Millet Angle-Loc Scope Rings
By Terry Hart
Recently I needed some new scope rings and ended up with the popular Millet Angle-Loc's. These fit Weaver style bases and are windage adjustable. Millet quality is generally considered to be quite good and these appear to confirm that reputation. But I take issue with the Angle-Loc design and feel they could potentially get the casual user into trouble.
When rings are tightened on an expensive scope tube it is extremely important that the holes through the front and rear set of rings be perfectly aligned with each other. If not the valuable scope tube may be severely stressed and the innards damaged. Since these rings are windage adjustable, which means they can be independently moved sideways on the base, damaging your expensive scope is a distinct possibility if you are careless when mounting your scope.
I have long believed that when mounting a scope it was important that the main tube be aligned directly above and parallel to the gun's bore. In recent years, with the advent of more forgiving modern scope mechanisms, it has become common practice to use any old base and ring set that fits and not to worry about this alignment issue so much.
With most fixed ring designs setting on one-piece bases it is usually possible to get away with this kind of quick and sloppy installation. But since both of the Millet Accu-Loc rings are windage adjustable, extreme care should be taken to avoid the possibility of a misaligned ring that could damage the innards of your scope.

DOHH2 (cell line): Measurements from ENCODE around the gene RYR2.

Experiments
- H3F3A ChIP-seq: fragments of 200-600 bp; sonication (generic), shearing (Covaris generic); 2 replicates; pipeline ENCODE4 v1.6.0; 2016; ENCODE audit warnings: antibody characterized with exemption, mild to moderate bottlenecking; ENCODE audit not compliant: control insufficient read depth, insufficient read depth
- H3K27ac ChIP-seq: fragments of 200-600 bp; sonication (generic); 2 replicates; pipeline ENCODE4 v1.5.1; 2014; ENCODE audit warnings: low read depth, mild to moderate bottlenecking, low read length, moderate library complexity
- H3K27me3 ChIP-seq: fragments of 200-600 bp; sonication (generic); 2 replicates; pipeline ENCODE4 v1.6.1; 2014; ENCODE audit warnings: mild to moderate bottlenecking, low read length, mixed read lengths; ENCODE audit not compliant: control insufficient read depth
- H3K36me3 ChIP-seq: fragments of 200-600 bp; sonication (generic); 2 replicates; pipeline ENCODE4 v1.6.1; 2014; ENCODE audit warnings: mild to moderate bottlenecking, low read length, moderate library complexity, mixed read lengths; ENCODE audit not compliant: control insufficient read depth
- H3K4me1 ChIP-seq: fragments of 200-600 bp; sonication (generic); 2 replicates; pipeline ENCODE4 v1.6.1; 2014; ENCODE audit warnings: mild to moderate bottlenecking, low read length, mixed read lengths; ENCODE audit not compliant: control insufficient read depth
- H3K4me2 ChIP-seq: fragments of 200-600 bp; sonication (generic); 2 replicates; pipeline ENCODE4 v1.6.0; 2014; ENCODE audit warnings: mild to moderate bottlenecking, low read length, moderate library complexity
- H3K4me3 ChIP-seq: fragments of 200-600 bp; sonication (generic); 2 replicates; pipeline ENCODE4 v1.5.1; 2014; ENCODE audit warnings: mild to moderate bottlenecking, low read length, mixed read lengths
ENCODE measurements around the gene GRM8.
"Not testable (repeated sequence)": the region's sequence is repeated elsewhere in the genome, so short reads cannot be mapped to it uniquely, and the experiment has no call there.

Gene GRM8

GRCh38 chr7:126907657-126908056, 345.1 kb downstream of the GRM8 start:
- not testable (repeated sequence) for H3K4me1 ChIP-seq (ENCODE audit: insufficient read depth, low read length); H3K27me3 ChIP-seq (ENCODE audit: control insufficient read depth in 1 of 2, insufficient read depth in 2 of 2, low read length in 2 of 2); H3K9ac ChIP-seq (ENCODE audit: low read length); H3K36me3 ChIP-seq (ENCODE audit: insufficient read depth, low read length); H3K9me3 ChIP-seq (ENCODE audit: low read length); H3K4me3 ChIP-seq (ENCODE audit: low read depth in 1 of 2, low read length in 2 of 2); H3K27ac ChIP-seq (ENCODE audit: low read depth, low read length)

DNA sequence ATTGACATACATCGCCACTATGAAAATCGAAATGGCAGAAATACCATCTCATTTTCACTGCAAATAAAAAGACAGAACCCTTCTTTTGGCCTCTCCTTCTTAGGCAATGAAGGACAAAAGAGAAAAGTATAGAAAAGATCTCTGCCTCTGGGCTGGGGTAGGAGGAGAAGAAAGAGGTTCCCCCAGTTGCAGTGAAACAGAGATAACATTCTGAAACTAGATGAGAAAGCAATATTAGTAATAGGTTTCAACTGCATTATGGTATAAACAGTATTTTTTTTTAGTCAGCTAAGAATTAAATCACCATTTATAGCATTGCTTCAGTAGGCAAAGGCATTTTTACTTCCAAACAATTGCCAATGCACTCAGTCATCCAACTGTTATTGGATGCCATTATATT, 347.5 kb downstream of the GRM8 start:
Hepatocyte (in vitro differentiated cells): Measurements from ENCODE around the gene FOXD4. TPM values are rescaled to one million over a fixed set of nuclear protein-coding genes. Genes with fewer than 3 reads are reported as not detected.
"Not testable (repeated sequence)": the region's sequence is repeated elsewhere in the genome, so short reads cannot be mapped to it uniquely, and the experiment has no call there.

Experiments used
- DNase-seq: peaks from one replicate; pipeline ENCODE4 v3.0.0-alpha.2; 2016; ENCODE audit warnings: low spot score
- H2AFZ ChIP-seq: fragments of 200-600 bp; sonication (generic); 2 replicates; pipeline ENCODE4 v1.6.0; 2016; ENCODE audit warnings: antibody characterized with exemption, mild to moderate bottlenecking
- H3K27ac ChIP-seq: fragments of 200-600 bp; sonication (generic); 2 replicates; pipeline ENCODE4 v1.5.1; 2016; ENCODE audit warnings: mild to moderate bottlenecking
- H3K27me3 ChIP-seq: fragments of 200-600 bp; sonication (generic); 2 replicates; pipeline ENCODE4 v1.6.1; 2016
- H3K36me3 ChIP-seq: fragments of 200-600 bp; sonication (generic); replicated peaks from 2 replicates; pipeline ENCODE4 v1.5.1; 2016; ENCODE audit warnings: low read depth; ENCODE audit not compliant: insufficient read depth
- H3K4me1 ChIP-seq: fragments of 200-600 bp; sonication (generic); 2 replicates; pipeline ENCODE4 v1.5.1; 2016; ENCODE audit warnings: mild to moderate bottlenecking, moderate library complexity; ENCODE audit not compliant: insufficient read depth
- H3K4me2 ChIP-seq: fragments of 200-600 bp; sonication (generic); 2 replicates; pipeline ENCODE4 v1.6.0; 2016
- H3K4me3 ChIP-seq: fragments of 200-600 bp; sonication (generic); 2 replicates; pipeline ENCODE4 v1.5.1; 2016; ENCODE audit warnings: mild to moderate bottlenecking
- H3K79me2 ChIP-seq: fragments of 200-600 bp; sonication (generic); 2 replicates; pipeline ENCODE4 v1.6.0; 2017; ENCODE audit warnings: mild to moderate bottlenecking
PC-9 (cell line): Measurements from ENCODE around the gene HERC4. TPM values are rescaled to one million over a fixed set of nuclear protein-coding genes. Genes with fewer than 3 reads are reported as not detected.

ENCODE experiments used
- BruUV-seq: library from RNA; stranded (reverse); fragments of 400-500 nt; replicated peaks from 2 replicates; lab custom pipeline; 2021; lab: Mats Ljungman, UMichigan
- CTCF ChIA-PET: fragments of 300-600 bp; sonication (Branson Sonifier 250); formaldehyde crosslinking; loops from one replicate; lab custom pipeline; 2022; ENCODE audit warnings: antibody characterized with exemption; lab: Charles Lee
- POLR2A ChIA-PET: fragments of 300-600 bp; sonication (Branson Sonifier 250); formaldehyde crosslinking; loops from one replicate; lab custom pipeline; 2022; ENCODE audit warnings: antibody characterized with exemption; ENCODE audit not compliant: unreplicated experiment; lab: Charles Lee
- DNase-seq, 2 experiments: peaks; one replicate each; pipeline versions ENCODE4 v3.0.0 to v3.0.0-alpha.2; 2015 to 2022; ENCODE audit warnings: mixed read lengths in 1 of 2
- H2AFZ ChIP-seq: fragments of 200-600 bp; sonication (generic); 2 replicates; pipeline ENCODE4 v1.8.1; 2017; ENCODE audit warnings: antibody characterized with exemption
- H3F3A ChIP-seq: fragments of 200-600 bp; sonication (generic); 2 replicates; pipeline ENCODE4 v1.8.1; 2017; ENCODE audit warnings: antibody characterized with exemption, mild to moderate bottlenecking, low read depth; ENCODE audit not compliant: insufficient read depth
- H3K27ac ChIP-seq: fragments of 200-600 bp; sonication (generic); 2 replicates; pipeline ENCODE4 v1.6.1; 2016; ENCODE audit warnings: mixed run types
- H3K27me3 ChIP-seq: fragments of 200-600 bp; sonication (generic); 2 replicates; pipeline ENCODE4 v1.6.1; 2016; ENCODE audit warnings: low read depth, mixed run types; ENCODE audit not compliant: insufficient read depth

One way to avoid this problem is to adjust the opposite sides of the Accu-Loc base mounting screws so that they are both screwed in the same distance when tightened, therefore positioning both rings dead center above your base. I found that if both sides are equally tightened that the screws end up about 1 3/4 turns from being all the way in. By turning the mounting screws all the way in, then backing one side out 1 3/4 turns on both rings, loosening the screws on other side far enough to allow seating the rings on the base, then tightening them entirely from this opposite side, results in a centered condition and avoided the misalignment problem defined above. (That is essentially what I have done for years without a problem. -Ed.)
But these are supposed to be windage adjustable rings, right? Now suppose after you get your scope mounted you then bore sight your rifle and decide to take advantage of this feature to correct any Windage misalignment. You take the provided Allen wrench and screw the rear ring adjustment so as to move that ring sideways the needed amount. Ouch! You have just misaligned the holes through the two rings, possibly stressing your main tube. (Good point, but I've never had a problem with any scope in Millet rings. -Ed.)
Even if you first loosen both sets of scope ring tube screws to allow some room for give, when you tighten them back up after the windage adjustment, the ring to ring hole misalignment problem, and tube stress, will still be there.
In order to safely take advantage of this so-called windage adjustment feature you must always lap your rings after making any adjustment and before tightening them up to correct the resulting scope hole misalignment and avoid stressing that main tube. My observation is that most folks don't have any idea how to lap scope rings, or even if they do, will not take the time to do it.
With any two-piece base set-up the possibility exists that the two separate base pieces are going to be misaligned because of slight errors in the location of the pre-drilled holes in your receiver, and then even more care is warranted. Of course, in that case, the windage adjustable Millet rings can be used to properly align the scope with the bore, and the rings with each other.
The bottom line here is that if you are not clear about the details of correctly mounting a scope, take it to a reputable gunsmith and let him or her do it for you.
Copyright 2005 by Terry Hart. All rights reserved.